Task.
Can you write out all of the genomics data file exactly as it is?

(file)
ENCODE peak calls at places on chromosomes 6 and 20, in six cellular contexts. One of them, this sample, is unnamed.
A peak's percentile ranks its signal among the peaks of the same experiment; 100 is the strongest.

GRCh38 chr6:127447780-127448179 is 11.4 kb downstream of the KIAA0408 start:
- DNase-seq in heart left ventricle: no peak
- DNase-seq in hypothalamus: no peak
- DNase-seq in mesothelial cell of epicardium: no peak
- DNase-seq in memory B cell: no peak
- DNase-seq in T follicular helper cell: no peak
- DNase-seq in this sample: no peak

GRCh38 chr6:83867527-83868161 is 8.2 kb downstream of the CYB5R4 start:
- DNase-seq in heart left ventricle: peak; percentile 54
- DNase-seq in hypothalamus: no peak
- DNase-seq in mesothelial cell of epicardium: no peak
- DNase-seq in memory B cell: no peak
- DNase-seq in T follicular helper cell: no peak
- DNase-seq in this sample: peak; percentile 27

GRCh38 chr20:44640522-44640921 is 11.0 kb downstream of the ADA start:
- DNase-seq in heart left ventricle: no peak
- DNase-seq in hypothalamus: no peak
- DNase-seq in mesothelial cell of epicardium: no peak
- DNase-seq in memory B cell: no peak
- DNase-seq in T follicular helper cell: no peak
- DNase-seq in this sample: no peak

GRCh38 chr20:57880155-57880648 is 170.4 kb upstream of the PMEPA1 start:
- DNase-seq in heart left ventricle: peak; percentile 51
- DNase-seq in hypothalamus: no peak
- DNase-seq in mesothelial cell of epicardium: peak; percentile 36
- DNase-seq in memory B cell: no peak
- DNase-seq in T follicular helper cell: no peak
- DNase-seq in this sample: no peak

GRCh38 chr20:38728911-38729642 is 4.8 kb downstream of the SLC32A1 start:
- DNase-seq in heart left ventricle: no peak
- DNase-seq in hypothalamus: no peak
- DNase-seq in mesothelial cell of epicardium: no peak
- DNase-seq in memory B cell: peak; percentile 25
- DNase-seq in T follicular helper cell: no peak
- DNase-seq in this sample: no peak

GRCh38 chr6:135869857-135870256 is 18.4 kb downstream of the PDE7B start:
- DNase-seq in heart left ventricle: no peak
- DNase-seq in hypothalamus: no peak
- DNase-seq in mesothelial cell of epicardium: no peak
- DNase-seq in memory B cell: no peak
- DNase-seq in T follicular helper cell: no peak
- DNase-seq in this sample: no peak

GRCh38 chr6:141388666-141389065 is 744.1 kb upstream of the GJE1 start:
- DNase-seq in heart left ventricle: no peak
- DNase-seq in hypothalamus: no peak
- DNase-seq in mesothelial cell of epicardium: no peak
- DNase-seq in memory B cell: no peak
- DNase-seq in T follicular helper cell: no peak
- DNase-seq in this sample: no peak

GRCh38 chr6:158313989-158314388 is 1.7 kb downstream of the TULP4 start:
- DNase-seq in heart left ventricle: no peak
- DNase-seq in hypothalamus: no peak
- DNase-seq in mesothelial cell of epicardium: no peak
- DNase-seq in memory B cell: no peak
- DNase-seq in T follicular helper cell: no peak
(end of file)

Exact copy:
ENCODE peak calls at places on chromosomes 6 and 20, in six cellular contexts. One of them, this sample, is unnamed.
A peak's percentile ranks its signal among the peaks of the same experiment; 100 is the strongest.

GRCh38 chr6:127447780-127448179 is 11.4 kb downstream of the KIAA0408 start:
- DNase-seq in heart left ventricle: no peak
- DNase-seq in hypothalamus: no peak
- DNase-seq in mesothelial cell of epicardium: no peak
- DNase-seq in memory B cell: no peak
- DNase-seq in T follicular helper cell: no peak
- DNase-seq in this sample: no peak

GRCh38 chr6:83867527-83868161 is 8.2 kb downstream of the CYB5R4 start:
- DNase-seq in heart left ventricle: peak; percentile 54
- DNase-seq in hypothalamus: no peak
- DNase-seq in mesothelial cell of epicardium: no peak
- DNase-seq in memory B cell: no peak
- DNase-seq in T follicular helper cell: no peak
- DNase-seq in this sample: peak; percentile 27

GRCh38 chr20:44640522-44640921 is 11.0 kb downstream of the ADA start:
- DNase-seq in heart left ventricle: no peak
- DNase-seq in hypothalamus: no peak
- DNase-seq in mesothelial cell of epicardium: no peak
- DNase-seq in memory B cell: no peak
- DNase-seq in T follicular helper cell: no peak
- DNase-seq in this sample: no peak

GRCh38 chr20:57880155-57880648 is 170.4 kb upstream of the PMEPA1 start:
- DNase-seq in heart left ventricle: peak; percentile 51
- DNase-seq in hypothalamus: no peak
- DNase-seq in mesothelial cell of epicardium: peak; percentile 36
- DNase-seq in memory B cell: no peak
- DNase-seq in T follicular helper cell: no peak
- DNase-seq in this sample: no peak

GRCh38 chr20:38728911-38729642 is 4.8 kb downstream of the SLC32A1 start:
- DNase-seq in heart left ventricle: no peak
- DNase-seq in hypothalamus: no peak
- DNase-seq in mesothelial cell of epicardium: no peak
- DNase-seq in memory B cell: peak; percentile 25
- DNase-seq in T follicular helper cell: no peak
- DNase-seq in this sample: no peak

GRCh38 chr6:135869857-135870256 is 18.4 kb downstream of the PDE7B start:
- DNase-seq in heart left ventricle: no peak
- DNase-seq in hypothalamus: no peak
- DNase-seq in mesothelial cell of epicardium: no peak
- DNase-seq in memory B cell: no peak
- DNase-seq in T follicular helper cell: no peak
- DNase-seq in this sample: no peak

GRCh38 chr6:141388666-141389065 is 744.1 kb upstream of the GJE1 start:
- DNase-seq in heart left ventricle: no peak
- DNase-seq in hypothalamus: no peak
- DNase-seq in mesothelial cell of epicardium: no peak
- DNase-seq in memory B cell: no peak
- DNase-seq in T follicular helper cell: no peak
- DNase-seq in this sample: no peak

GRCh38 chr6:158313989-158314388 is 1.7 kb downstream of the TULP4 start:
- DNase-seq in heart left ventricle: no peak
- DNase-seq in hypothalamus: no peak
- DNase-seq in mesothelial cell of epicardium: no peak
- DNase-seq in memory B cell: no peak
- DNase-seq in T follicular helper cell: no peak